1. Empty Pringles can
2. White sheet of printer paper
(Must already have a flash unit and a way to fire it off-camera.)
1. Ruler / straightedge
2. Utility knife
3. Pen / marker
I used the ruler and Sharpie marker to mark a rectangle on the side of the can. I matched my vertical lines with the edges of the nutritional information table, just for ease. I marked the first horizontal line 1.5 inches from the bottom of the can, and the next one 5.5 inches beyond that. Then I used the utility knife to cut along the lines. (It’s easier if you cut around first, and then up.)
The paper will spread on its own to fill the cylinder.
Then stick a flash unit into the can’s opening. I used a Canon 420EX Speedlite in the images below; its head was the perfect fit for the Pringles can. (It’s not snug, but there’s very little wiggle room.) For a larger flash, like my favorite LumoPro LP160 or the Canon 580EX, you’ll be out of luck with this project. And I’ve been told that several Nikon flash units are smaller, so you’ll want to cut the lid to help hold the flash’s head in place. (See image below).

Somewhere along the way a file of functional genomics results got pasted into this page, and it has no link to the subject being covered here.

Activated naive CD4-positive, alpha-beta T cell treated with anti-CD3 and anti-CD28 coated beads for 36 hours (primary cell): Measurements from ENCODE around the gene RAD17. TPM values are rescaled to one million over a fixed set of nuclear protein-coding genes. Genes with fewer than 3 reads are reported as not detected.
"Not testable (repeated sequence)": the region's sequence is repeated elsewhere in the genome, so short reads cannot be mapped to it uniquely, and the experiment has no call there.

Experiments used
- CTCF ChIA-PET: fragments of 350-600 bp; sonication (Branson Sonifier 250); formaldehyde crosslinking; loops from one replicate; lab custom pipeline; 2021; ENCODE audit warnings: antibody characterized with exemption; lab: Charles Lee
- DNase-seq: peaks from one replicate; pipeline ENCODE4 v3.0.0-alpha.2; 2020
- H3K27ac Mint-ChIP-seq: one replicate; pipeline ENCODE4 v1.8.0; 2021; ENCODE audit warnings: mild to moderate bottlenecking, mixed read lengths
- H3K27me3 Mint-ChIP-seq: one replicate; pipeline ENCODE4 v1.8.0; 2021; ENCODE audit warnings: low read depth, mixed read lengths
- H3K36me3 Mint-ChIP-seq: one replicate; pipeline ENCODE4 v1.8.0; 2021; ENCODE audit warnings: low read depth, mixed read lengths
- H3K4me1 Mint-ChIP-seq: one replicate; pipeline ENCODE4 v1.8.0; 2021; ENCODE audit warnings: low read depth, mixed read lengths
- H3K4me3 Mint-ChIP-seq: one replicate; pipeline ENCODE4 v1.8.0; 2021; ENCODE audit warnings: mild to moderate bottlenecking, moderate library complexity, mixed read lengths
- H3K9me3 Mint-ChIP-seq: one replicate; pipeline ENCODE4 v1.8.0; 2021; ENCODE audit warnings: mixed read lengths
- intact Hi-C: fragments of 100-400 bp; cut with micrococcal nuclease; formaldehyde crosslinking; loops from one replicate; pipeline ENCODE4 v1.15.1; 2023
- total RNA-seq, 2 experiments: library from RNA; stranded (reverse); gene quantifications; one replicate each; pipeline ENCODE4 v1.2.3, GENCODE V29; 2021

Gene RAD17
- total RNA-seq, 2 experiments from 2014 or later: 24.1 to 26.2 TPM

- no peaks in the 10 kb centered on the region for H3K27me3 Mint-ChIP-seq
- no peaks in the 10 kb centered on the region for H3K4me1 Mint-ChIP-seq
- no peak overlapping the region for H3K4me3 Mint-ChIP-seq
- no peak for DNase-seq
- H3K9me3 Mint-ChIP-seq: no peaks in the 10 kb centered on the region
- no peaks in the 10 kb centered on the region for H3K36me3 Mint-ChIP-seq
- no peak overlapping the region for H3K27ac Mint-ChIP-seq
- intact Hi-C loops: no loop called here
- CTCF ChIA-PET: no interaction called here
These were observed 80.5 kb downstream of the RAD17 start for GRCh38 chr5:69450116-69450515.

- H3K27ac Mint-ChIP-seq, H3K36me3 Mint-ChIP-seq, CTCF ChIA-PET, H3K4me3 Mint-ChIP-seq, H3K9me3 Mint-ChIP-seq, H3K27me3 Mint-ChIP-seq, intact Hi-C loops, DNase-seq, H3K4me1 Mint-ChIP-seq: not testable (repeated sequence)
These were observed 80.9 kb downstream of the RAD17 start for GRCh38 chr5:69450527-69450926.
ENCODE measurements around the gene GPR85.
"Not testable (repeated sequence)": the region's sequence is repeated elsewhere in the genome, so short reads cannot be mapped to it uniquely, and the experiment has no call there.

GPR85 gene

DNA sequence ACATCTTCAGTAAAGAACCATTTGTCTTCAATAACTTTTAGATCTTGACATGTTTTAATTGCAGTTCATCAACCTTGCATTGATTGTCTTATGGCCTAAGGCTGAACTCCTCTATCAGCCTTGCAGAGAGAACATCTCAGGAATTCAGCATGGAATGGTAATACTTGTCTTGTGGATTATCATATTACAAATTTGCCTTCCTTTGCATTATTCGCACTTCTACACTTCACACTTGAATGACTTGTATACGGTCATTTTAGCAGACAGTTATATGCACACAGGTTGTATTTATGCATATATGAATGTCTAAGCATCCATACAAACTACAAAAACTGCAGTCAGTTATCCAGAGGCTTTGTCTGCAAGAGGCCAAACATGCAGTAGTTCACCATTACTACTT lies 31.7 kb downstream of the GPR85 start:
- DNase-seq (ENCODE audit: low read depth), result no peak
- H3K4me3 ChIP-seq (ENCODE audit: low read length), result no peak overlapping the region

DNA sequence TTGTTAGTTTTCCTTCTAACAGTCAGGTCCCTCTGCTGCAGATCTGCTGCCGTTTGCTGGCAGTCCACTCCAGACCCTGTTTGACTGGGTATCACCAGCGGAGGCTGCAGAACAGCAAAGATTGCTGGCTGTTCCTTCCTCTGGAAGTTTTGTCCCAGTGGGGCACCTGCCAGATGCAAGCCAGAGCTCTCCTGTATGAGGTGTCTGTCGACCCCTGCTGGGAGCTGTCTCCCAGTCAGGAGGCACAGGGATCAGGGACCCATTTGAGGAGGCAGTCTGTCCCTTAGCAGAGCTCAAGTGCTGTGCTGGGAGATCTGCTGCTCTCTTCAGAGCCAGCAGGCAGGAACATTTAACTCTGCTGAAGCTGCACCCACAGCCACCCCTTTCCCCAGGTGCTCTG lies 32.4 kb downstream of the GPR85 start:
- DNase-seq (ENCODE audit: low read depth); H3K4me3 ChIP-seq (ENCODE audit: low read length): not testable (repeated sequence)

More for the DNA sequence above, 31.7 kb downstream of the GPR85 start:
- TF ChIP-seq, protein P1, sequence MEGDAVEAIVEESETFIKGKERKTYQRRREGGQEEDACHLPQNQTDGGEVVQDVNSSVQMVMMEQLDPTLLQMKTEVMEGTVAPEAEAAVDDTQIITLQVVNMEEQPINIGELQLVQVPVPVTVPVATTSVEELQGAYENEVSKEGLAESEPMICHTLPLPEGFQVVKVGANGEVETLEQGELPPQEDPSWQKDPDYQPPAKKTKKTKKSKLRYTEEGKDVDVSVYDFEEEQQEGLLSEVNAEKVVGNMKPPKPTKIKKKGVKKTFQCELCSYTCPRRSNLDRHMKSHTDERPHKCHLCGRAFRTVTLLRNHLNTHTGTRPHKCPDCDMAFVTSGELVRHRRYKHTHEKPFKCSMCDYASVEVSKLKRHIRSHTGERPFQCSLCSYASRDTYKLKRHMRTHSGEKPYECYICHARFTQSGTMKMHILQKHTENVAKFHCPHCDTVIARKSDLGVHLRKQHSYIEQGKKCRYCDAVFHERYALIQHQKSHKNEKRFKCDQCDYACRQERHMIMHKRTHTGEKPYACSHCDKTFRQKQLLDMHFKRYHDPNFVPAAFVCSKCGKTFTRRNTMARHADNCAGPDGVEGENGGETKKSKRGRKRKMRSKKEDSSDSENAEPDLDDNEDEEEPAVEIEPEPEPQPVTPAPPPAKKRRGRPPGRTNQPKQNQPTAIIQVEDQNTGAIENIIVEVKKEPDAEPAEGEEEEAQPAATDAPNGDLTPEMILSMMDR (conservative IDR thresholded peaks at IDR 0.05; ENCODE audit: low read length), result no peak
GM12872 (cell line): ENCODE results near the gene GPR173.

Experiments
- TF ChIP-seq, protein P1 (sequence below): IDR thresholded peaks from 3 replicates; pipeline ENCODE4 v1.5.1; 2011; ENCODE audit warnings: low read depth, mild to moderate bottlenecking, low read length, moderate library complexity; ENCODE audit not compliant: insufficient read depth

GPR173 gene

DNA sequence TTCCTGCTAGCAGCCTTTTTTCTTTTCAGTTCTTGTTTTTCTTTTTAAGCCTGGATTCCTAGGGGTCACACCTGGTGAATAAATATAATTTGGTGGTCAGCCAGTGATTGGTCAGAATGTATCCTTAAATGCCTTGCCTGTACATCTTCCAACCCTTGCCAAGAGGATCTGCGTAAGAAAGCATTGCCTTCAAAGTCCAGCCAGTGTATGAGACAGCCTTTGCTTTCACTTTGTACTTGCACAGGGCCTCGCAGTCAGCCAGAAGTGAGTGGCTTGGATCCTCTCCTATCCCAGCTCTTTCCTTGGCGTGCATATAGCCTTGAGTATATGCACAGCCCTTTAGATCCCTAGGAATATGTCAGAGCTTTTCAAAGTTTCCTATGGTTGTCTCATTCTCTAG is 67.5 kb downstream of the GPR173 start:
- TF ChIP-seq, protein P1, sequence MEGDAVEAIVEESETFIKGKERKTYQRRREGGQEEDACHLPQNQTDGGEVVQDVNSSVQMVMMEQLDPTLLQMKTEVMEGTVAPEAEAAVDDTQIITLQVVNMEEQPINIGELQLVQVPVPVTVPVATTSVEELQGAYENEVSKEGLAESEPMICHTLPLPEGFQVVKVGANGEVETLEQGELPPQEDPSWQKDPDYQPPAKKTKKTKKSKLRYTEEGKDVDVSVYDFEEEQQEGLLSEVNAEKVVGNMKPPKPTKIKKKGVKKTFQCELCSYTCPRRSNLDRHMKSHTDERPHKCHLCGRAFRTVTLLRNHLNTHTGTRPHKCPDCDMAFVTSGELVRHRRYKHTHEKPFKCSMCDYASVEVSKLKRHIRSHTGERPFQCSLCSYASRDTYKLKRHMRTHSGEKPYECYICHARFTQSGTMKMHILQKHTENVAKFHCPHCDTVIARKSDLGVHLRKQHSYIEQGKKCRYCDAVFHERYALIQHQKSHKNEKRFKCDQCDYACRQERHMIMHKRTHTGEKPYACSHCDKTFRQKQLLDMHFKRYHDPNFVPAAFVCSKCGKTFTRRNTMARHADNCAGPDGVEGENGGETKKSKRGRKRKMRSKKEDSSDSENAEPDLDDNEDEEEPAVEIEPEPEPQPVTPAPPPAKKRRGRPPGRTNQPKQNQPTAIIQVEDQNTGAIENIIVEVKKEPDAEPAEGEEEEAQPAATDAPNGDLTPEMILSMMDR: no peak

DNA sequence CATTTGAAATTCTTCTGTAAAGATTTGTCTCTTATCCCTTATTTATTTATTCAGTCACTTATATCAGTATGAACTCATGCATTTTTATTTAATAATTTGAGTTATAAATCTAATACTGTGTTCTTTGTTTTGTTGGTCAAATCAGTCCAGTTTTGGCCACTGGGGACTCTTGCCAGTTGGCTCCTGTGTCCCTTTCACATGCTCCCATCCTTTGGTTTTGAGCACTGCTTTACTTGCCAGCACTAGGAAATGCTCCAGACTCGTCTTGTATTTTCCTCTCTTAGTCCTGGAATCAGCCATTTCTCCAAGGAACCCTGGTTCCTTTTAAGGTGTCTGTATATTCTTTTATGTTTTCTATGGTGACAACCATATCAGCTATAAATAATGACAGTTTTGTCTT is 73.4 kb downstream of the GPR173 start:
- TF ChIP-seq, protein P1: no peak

Now you’ve got a cheap strip light, ready to work.
Note: The Canon 420EX that I used here doesn’t have any manual settings. So the flash is just as bright as it wants to be. I controlled the brightness with camera settings (ISO and aperture). Another option is to move the flash further from the subject. You could also slip a second or third piece of paper into the tube.
My first attempt to light something was way off (ISO250, f/5.6):
I wasn’t expecting that much light to come through the paper. So I reduced my aperture to f/13 and the ISO sensitivity to 100 to get the result you see at the top of the page.
The idea is to provide a diffused soft light on a small portion of the room, just lighting the subject as you intend.